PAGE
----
Have you heard Gielen's set? It's quite similar to Bertini's, but a bit more passionate (and a lot more expensive).
    First of all, let me say that I have a right to disagree with you, and I certainly do disagree with you, and as long as I do so in a respectful manner then there's nothing wrong with it.

    Second of all, I own all the Karajan Mahler recordings and they do nothing for me. Not because he's Karajan, but because I find the conducting adequate at best. I do not share your enthusiasm for Karajan's Mahler much like you don't share my enthusiasm for Bertini. I also enjoyed Abbado, Rattle, and Chailly's Mahler cycles immensely.

    Third of all, I haven't heard the Gielen set, because 1. it's too expensive and 2. I have way too much Mahler as it is. Unless it comes down to $40 or below, I see no reason why I should acquire the set.

    Lastly, you will find in life that people don't always agree and I'm all for that kind of diversity. Classical music is a music of many tastes, not just one.

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    I do like Bertini's Mahler a lot, just that I feel there's better Mahler sets out there. Bertini's Mahler is an essential for any Mahler fan, and I'll add that Gielen's Mahler is an essential for any Mahler fan too, but I do agree that it's a bit too expensive. If you like Bertini's Mahler I am sure you will like Gielen's Mahler too, he manages to reach heights which I feel Bertini reaches for but just falls short of.

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    I havent heard recordings of all the conductors mentioned but from the ones I have heard i preferred Kubelick.

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    Quote Originally Posted by scytheavatar View Post
    I do like Bertini's Mahler a lot, just that I feel there's better Mahler sets out there. Bertini's Mahler is an essential for any Mahler fan, and I'll add that Gielen's Mahler is an essential for any Mahler fan too, but I do agree that it's a bit too expensive. If you like Bertini's Mahler I am sure you will like Gielen's Mahler too, he manages to reach heights which I feel Bertini reaches for but just falls short of.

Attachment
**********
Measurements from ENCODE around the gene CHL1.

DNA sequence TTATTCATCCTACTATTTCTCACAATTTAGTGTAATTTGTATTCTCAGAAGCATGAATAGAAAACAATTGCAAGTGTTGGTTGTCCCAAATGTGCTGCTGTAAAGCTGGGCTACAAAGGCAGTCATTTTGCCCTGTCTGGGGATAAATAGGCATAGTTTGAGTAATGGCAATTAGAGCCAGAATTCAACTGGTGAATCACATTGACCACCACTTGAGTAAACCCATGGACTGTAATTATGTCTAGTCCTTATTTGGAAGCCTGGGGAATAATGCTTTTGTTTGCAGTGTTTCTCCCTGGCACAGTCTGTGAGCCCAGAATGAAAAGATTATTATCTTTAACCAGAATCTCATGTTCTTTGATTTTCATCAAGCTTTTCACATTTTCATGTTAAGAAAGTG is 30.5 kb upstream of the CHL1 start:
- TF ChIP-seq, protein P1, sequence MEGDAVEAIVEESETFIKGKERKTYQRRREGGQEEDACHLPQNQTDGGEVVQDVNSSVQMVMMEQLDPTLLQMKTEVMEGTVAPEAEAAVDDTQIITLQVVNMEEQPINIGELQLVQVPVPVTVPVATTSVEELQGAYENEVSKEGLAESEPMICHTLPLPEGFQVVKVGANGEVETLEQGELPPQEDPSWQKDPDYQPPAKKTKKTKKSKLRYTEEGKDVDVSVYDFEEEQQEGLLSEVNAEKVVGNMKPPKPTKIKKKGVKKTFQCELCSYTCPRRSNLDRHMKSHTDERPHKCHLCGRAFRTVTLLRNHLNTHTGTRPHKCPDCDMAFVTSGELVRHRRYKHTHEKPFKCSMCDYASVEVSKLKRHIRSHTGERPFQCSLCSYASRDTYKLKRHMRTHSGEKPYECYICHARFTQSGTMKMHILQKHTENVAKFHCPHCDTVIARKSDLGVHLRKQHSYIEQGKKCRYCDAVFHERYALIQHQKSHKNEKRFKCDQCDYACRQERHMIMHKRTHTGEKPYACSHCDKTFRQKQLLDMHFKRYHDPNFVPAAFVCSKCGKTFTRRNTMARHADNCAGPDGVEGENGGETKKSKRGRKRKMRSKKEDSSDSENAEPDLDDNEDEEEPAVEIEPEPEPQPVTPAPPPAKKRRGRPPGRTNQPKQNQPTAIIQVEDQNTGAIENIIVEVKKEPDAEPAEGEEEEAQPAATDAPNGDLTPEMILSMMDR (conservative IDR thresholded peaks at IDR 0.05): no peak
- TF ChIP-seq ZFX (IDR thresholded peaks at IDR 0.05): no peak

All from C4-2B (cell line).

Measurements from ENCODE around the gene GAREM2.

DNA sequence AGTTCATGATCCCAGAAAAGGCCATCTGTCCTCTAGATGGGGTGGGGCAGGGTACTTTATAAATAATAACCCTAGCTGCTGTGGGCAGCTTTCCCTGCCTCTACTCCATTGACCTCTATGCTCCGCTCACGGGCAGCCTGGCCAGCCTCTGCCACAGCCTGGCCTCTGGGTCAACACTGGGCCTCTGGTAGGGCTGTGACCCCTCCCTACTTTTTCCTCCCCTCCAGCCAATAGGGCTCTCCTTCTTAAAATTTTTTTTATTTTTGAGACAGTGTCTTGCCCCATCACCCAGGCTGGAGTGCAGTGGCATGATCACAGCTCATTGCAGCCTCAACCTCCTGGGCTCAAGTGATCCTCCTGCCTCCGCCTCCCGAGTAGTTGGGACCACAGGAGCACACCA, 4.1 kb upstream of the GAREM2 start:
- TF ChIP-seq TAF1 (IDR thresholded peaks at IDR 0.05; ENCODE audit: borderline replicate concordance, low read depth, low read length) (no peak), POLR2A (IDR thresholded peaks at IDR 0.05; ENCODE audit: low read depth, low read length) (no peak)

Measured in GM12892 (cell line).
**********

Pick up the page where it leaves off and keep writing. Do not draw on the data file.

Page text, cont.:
I'm actually not a huge Mahler fan, so I can certainly wait on the Gielen. I catalog my classical CDs in a word processing program and there about 6 or 7 pages of Mahler recordings that I have acquired, so yeah, I think I have plenty of Mahler to listen to and enjoy.

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    Actually, it was a hard choice to pick any one conductor as the absolute best Mahler interpreter, when each is good in his own way. Not to mention a few not on the list, such as Szell (his live 7th, on Sony Classical, is a performance for the ages), Levine, Ormandy (his pioneering 1966 recording on the 10th, as well as his excellent Das Lied with Chookasian and Lewis), Leinsdorf, Tilson Thomas (his exemplary symphony cycle, as well as his Grammy-nominated Klangende Lied, with the SFSO), and Reiner.

    However, I went with Bernstein, especially his first Mahler Cycle on Columbia. Those interpretations, I think, combine technical proficiancy with a true love of the music that few others can match. That Bernstein worshipped Mahler was evident throughout his career, but nowhere is this worship more evident than in these early recordings.
    Last edited by Library Bob; Aug-27-2009 at 18:09.

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    Quote Originally Posted by Library Bob View Post
    Actually, it was a hard choice to pick any one conductor as the absolute best Mahler interpreter, when each is good in his own way. Not to mention a few not on the list, such as Szell (his live 7th, on Sony Classical, is a performance for the ages), Levine, Ormandy, Leinsdorf, Tilson Thomas (his exemplary symphony cycle, as well as his Grammy-nominated Klangende Lied, with the SFSO), and Reiner.
    As I have mentioned above Library Bob, when creating a post on Talk Classical, the member is only allowed twelve spaces to enter in a choice. I went with 10 with intentions of knowing that many conductors were going to be left off the list. I did the best I could with the limited amount of choices I was able to select.

    This reason alone is why Karajan, Boulez, Ozawa, Szell, Ormandy, Maazel, Zander, Tilson Thomas, Inbal, etc. are not on the list. Nobody is right or wrong in who they choose.

    For better or for worse, this is a great a list in my opinion. I might not have some of your favorites up there, but there's no denying that each of these conductors offer great insights into Mahler's music.